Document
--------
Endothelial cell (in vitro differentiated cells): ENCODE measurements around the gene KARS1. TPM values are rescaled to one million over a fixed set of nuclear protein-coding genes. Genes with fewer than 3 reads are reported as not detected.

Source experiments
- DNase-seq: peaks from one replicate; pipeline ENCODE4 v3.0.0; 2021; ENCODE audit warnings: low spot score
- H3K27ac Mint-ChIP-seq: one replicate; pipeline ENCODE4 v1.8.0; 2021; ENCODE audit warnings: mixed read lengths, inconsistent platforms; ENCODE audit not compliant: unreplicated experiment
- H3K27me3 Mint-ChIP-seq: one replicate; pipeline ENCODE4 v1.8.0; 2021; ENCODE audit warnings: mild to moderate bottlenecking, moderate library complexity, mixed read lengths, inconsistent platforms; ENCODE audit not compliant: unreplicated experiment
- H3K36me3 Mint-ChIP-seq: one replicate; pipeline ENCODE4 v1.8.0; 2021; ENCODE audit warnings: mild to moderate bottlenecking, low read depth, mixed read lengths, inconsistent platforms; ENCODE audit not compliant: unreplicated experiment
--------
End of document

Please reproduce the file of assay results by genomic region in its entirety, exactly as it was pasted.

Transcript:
Endothelial cell (in vitro differentiated cells): ENCODE measurements around the gene KARS1. TPM values are rescaled to one million over a fixed set of nuclear protein-coding genes. Genes with fewer than 3 reads are reported as not detected.

Source experiments
- DNase-seq: peaks from one replicate; pipeline ENCODE4 v3.0.0; 2021; ENCODE audit warnings: low spot score
- H3K27ac Mint-ChIP-seq: one replicate; pipeline ENCODE4 v1.8.0; 2021; ENCODE audit warnings: mixed read lengths, inconsistent platforms; ENCODE audit not compliant: unreplicated experiment
- H3K27me3 Mint-ChIP-seq: one replicate; pipeline ENCODE4 v1.8.0; 2021; ENCODE audit warnings: mild to moderate bottlenecking, moderate library complexity, mixed read lengths, inconsistent platforms; ENCODE audit not compliant: unreplicated experiment
- H3K36me3 Mint-ChIP-seq: one replicate; pipeline ENCODE4 v1.8.0; 2021; ENCODE audit warnings: mild to moderate bottlenecking, low read depth, mixed read lengths, inconsistent platforms; ENCODE audit not compliant: unreplicated experiment